For me, this really captures how I sometimes feel about hockey. Nowadays, living away from Canada, I don't get to watch much hockey. I did have a very exciting time a few years ago in 2006 when we went back to Canada for a visit. We were in Vancouver visiting my relatives out there and were supposed to be driving back to Edmonton on the day of the Stanley Cup final (that's the big trophy for winning the league, in case you don't know). The Edmonton Oilers were playing in the final, the first time in well over a decade they were there. Leaving on the day of the final was a problem for me. I was afraid we would be driving somewhere through the mountains, miles from anywhere with reception of the game and that I would miss the FINAL game. Have you ever seen Rainman? When Dustin Hoffman's character, Raymond is afraid he is going to miss Judge Wapner on TV? That was sort of my behaviour. So instead we stayed an extra day on the coast simply so I could see the game. They sadly lost, but I still was happier having seen it than not.

Hockey is the only sport where if the Oilers, my home town team, or Canada are playing, I actually truly care what the result is. I love soccer/football, I think it's a beautiful game and I enjoy watching it. But I don't have a team; G teases me that I cheer for the referee. Which is probably about accurate, I like watching a good game, I'm not interested in the result so much. Sure, I can and do pick a team to cheer for, but it's not like I feel cheering during hockey. Nor is it the same cheering. Hockey is the game that makes me shout at an inanimate TV screen. Hockey is the game that can make me jump up and down in a pub full of people, screaming and pumping my fist. Hockey is the only game where I feel if my team wins, I have won too.

So here's wishing all the Canadian teams good luck in the upcoming Olympics. Along with millions of other Canadians, we will be watching, waiting to be able to shout, "He shoots, he SCOOOOOOOOORES!!!!!!!!!!"

Monday, January 18, 2010

Michelin Star for The Royal Oak

I just noticed that The Royal Oak, Paley Street has received a Michelin Star in today's new Michelin guide. Congratulations to them, that is great news. I'm guessing the reviewer didn't eat there the same day I did, as I had a slightly different review of The Royal Oak, but it pleases me that it seems my experience there was very much a one-off. I'll be happy to go back at some point.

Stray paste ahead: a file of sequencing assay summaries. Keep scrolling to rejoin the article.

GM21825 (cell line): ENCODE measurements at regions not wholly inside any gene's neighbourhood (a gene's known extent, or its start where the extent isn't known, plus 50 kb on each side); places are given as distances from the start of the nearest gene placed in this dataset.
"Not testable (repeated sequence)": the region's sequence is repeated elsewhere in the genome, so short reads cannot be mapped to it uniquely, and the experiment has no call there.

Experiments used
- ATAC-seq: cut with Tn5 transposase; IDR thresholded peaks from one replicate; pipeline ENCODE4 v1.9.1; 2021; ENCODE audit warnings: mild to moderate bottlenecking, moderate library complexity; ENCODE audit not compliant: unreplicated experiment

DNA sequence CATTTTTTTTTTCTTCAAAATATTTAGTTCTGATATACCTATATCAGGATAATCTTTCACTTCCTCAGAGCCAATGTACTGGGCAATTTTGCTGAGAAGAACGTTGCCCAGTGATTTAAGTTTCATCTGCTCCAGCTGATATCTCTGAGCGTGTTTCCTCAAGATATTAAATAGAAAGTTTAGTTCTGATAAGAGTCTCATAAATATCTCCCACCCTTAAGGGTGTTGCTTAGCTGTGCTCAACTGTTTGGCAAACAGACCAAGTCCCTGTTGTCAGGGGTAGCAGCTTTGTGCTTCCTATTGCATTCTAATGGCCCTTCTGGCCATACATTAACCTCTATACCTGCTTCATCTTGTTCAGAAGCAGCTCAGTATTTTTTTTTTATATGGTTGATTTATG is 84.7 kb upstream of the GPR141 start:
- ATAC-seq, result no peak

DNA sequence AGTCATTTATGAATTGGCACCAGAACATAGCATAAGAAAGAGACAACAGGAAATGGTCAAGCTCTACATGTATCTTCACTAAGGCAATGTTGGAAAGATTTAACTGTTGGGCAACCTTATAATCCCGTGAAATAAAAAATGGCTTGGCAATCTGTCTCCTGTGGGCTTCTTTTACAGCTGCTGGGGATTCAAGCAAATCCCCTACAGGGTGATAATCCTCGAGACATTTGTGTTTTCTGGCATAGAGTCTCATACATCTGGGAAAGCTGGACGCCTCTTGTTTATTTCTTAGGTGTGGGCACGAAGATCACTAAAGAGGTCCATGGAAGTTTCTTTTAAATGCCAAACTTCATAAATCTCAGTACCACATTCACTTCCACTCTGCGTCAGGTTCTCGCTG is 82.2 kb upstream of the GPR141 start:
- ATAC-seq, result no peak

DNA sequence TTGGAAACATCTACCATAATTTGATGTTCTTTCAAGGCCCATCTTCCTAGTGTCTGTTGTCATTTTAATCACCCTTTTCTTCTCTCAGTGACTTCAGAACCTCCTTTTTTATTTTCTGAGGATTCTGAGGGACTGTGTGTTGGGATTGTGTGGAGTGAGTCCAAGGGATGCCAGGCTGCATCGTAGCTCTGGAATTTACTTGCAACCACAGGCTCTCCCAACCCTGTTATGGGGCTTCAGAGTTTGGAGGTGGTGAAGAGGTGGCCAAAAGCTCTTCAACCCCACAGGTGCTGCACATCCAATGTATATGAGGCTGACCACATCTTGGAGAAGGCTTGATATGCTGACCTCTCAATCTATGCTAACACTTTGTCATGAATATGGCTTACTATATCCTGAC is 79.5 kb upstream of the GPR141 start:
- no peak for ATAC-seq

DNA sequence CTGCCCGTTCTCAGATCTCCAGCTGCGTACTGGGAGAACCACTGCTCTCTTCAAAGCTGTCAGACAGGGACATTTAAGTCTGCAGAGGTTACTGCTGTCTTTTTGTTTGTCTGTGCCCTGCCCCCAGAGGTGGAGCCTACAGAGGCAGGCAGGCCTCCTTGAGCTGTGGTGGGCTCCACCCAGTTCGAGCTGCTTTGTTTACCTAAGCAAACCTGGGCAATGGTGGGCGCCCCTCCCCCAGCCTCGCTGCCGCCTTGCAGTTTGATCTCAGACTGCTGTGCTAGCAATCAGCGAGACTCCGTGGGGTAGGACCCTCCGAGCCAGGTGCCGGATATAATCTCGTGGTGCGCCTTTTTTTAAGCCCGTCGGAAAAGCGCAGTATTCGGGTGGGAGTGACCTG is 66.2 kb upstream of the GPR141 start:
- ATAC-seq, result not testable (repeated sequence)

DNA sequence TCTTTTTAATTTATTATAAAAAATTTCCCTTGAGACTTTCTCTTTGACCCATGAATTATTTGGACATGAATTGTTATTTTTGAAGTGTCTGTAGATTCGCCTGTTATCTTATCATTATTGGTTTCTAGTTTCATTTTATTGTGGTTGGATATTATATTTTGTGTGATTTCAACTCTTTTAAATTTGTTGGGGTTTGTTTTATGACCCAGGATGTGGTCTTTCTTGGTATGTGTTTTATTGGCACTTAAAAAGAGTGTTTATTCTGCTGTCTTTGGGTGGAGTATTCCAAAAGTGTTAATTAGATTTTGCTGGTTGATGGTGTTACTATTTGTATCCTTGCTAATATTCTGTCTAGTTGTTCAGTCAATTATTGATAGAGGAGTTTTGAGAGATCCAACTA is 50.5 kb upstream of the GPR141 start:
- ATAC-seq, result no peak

Wednesday, January 13, 2010

What's Gender got to do with it?

(singing the title of this post to a Tina Turner tune...)

Just a short little comment about some of the inherent sexism there is around raising children that I've noticed in the UK. It's all about Mummy. Some many groups for young children and adults to go to are called "Mums and Toddlers" or a variation of that, but not varying on the Mum or Mother bit. Yes, I would agree that mothers are still probably the majority of adults taking children to school, playgroups and classes, but it bugs me. If I was a dad, it would really bug me. There's currently an ad on TV for a margarine where the TV celebrity chef (who by the way, must have sold his soul to advertise for a margarine) tells us how "Mums can collect the tokens" to help with purchasing cooking equipment for schools. Why? Why just Mums? Are Dads considered too incompetent and scatter-brained to be able to collect margarine tokens? Are female parental units the only ones watching that TV ad? I think it's nuts that it gets away with that.

I've currently taken on a leadership position in a group that defines itself using the word Mum in the title. As it most definitely isn't just for mothers, high on my to-do list is to slowly bring about a change in the name. I will still be leaving out a great number of adult carers by changing the Mum to Parent, but at least I will feel we are on the way.

Some may think I'm being petty or silly, but words are powerful things. By naming something with the gender-specific title like "Moms and Tots" or "Dads and Lads", you passively ostracize half of the population, even if that wasn't your intention and even both parents are welcome. I think by using a more inclusive term, people are more likely to feel included. That certainly is my hope at least.